Tiger Mountain in Issaquah yielded the remains of someone’s family pet Wednesday, but no trace of 12-year-old Zina Linnik, missing from Tacoma since July 4.
“I think Tiger Mountain’s all done,” said Mark Fulghum, Tacoma police spokesman.
FBI searchers left the east King County site before midday, concluding that a spot of freshly dug earth where a pet had been buried had nothing to do with the girl’s disappearance.
A Parkland man detained Monday and questioned by police remained the only person of interest in the case, though investigators were pursuing multiple leads and continuing to ask for tips from the public. A $16,000 reward for information leading to Zina and the person suspected of taking her waited to be claimed.
The Parkland man, 42, a convicted sex offender, denied involvement in Linnik’s disappearance, according to search warrant records. He was being detained by federal immigration officials and was also charged this week in Pierce County Superior Court with failing to register as a sex offender.
The 1990 criminal conviction “a crime of violence” should have led to the man’s deportation, according to Lorie Dankers of the federal Immigration and Customs Enforcement agency.
“He escaped our attention,” Dankers said. She added that Tacoma police told immigration officials about the 1990 conviction this week. It provided the basis for his detention.
Though the man cooperated with police at first, he was no longer doing so and had asked for an attorney, Fulghum said.
Clothing found at the man’s home and described as “girl’s undergarments” in search warrant documents is in the hands of FBI analysts. The clothing and other items recovered from the home and van were being tested for potential evidence, Fulghum said.
Fulghum did not know when forensic tests of the clothing would be complete. FBI Special Agent Fred Gutt didn’t know, either.
Zina disappeared about 9:45 p.m. July 4, police say. She was last seen in the alley near her family’s home in the 2500 block of South J Street in Tacoma and was believed to have been abducted.
The girl’s father, Mikhail, said he heard a scream from the alley and saw what he described as an older-model gray van that sped away.
The Tiger Mountain search stemmed from “the same initial lead,” that led investigators to the Parkland man, Fulghum said, adding that it wasn’t spurred by any statements from the man.
“It was different information that came up from looking at him,” Fulghum said. “But it wasn’t anything we found at the house or the van or that he told us to go do.”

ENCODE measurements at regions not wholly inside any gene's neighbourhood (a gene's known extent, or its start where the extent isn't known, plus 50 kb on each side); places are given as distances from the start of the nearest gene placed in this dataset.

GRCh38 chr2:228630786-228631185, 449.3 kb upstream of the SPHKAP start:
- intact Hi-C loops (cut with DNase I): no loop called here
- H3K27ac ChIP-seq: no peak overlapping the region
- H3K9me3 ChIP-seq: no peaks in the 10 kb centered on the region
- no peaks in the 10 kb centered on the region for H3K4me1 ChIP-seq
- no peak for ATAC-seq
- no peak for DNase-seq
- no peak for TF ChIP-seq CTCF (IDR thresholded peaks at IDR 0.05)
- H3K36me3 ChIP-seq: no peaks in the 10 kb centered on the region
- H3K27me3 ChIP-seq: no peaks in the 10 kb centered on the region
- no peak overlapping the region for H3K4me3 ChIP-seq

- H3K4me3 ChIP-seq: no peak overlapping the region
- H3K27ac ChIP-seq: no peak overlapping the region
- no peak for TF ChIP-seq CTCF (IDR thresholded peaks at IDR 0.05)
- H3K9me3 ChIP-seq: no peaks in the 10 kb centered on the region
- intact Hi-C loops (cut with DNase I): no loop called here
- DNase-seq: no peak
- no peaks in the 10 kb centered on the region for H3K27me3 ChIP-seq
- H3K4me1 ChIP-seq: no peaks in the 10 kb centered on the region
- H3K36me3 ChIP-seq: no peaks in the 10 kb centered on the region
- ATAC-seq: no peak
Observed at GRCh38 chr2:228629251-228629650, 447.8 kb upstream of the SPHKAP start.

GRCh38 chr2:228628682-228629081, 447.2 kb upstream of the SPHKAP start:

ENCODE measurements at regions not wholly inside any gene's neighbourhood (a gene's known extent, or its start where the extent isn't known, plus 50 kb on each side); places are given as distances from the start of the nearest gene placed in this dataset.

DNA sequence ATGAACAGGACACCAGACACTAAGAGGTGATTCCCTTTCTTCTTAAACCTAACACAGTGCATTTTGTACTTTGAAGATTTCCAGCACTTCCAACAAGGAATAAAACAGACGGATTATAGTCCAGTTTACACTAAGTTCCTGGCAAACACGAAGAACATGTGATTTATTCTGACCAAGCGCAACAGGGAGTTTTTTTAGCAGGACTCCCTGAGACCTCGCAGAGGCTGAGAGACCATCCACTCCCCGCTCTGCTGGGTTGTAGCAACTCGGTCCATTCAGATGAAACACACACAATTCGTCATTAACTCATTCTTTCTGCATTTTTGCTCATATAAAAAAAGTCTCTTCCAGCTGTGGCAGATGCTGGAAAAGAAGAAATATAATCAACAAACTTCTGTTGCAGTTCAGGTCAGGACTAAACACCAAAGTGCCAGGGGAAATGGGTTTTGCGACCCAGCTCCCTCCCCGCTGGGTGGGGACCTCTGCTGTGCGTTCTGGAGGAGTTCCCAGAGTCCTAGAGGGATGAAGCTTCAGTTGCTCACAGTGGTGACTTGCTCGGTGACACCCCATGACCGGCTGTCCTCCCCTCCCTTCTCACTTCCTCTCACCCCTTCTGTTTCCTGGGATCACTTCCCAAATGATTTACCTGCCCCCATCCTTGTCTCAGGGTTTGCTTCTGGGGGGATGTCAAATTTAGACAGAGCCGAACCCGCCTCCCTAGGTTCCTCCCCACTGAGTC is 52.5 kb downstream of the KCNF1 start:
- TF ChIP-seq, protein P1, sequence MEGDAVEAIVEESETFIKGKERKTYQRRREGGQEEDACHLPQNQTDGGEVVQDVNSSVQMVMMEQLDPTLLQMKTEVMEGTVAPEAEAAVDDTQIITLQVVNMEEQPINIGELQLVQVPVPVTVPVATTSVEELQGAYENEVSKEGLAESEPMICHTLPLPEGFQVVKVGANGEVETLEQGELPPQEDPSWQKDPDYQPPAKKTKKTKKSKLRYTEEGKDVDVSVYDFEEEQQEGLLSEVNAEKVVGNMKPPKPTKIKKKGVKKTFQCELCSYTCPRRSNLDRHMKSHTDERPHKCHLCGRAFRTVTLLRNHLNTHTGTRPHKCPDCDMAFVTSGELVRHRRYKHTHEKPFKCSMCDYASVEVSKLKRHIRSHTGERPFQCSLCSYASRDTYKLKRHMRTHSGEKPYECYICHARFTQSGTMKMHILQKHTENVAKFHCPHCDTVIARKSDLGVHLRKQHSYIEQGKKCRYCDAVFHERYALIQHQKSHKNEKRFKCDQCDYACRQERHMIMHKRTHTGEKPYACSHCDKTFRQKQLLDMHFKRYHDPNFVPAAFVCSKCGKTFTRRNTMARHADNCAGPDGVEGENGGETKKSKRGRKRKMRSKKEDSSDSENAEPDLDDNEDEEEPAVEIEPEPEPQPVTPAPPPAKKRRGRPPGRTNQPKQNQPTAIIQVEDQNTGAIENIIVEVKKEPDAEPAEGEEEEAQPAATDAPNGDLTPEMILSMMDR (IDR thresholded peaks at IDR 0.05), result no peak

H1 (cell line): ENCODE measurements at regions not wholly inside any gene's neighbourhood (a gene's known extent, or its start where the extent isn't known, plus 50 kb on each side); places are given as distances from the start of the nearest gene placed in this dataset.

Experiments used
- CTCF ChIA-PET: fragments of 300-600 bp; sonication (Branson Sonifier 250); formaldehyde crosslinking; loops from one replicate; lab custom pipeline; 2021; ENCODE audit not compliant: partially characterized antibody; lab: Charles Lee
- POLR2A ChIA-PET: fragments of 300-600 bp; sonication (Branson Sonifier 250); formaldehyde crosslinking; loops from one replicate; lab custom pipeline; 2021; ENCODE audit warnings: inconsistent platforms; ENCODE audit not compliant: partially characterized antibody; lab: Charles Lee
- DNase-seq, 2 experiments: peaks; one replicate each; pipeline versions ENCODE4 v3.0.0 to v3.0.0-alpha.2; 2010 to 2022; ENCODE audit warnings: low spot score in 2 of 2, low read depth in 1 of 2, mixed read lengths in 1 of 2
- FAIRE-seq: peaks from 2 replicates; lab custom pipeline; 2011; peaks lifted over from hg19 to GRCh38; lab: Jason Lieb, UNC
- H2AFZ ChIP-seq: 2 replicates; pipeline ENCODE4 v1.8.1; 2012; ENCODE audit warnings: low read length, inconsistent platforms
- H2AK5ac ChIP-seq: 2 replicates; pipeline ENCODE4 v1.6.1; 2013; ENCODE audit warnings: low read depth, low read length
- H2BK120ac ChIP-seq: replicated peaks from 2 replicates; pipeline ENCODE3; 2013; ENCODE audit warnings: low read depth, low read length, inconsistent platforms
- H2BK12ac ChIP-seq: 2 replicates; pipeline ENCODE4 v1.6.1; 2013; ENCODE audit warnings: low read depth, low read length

According to search warrant records, police ran a computer search that led to the man’s van. The color, model and license plate numbers listed in state vehicle records fit the partial description of a vehicle seen at the time of Linnik’s disappearance.
When police questioned the man, they noticed the plates on his van had been changed. The man said his original plates had been stolen several months earlier, and he couldn’t afford to buy new ones. The News Tribune is not naming the man because he had not been charged with any crime connected to Linnik’s disappearance. Pierce County court records show he was convicted of first-degree incest in 1990. The victim was a teenage relative.
The man underwent a court-ordered psychological evaluation as part of that case and was diagnosed with pedophilia, according to court records.
“He is an angry and poorly controlled man with a plethora of psychological, emotional and behavioral problems,” according to a report compiled for the court by evaluator Michael Comte.
The man was sentenced to 60 days in jail and 60 months of sex offender treatment, which he completed. His treatment provider wrote to a judge that the man had “demonstrated that he is using the skills and techniques gleaned in sex-offender treatment on a day-to-day basis to avoid recidivism.”
The man is originally from Thailand, according to court records. His family came to America in 1977. He served in the Army, enlisting in 1983.
IF YOU’VE Seen her
Zina Linnik is 4 feet 10 inches tall, 80 pounds and has blond hair. She was last seen wearing a pink T-shirt, pink-orange-and-yellow capri pants and flip-flop sandals.
Anyone with information about Zina’s disappearance or whereabouts is urged to call Tacoma police at 253-830-6508 or visit www.washingtonamberalert.com.
There is a $16,000 reward for information in the case.
What: Tacoma police will offer information and answer questions about the Zina Linnik case at a community meeting tonight.
When: 6 p.m.
Where: Peace Community Center, 2106 S. Cushman Ave.
Sean Robinson: 253-597-8486
Staff writer Adam Lynn contributed to this report.